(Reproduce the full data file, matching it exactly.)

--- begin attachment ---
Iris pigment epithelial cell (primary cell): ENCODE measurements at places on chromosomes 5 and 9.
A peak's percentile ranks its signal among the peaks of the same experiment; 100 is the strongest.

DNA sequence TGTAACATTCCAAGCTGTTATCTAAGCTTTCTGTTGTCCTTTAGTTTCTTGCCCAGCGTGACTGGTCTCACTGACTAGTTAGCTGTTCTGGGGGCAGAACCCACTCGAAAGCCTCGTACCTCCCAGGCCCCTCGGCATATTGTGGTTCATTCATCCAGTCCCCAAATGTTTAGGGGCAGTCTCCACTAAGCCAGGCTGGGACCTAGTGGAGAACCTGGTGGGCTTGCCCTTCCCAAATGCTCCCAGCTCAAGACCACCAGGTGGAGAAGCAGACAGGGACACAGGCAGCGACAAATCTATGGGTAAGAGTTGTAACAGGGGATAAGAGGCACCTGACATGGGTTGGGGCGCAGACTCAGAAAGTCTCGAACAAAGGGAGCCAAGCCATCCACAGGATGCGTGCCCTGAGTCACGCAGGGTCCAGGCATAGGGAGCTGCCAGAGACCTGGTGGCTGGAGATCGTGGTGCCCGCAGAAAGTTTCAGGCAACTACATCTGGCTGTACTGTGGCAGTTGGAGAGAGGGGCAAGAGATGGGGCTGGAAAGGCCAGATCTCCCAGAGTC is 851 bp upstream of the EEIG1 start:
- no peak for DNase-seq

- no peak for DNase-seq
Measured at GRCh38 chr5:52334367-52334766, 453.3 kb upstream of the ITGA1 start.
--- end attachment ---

Iris pigment epithelial cell (primary cell): ENCODE measurements at places on chromosomes 5 and 9.
A peak's percentile ranks its signal among the peaks of the same experiment; 100 is the strongest.

DNA sequence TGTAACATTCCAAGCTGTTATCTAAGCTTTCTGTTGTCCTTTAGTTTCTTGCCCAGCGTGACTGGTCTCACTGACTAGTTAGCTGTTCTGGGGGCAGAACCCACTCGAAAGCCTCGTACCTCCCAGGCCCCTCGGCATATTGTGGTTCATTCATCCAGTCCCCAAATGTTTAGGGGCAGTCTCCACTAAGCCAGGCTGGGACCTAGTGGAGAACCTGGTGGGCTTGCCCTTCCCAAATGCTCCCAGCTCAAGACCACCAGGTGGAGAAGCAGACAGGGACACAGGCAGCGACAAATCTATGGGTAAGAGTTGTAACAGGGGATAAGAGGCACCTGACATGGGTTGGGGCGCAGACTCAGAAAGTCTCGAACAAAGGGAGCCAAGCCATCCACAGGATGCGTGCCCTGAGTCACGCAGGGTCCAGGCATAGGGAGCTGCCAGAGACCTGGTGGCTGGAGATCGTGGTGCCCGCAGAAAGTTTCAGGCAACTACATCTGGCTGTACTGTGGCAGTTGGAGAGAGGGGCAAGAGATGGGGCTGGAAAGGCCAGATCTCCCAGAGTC is 851 bp upstream of the EEIG1 start:
- no peak for DNase-seq

- no peak for DNase-seq
Measured at GRCh38 chr5:52334367-52334766, 453.3 kb upstream of the ITGA1 start.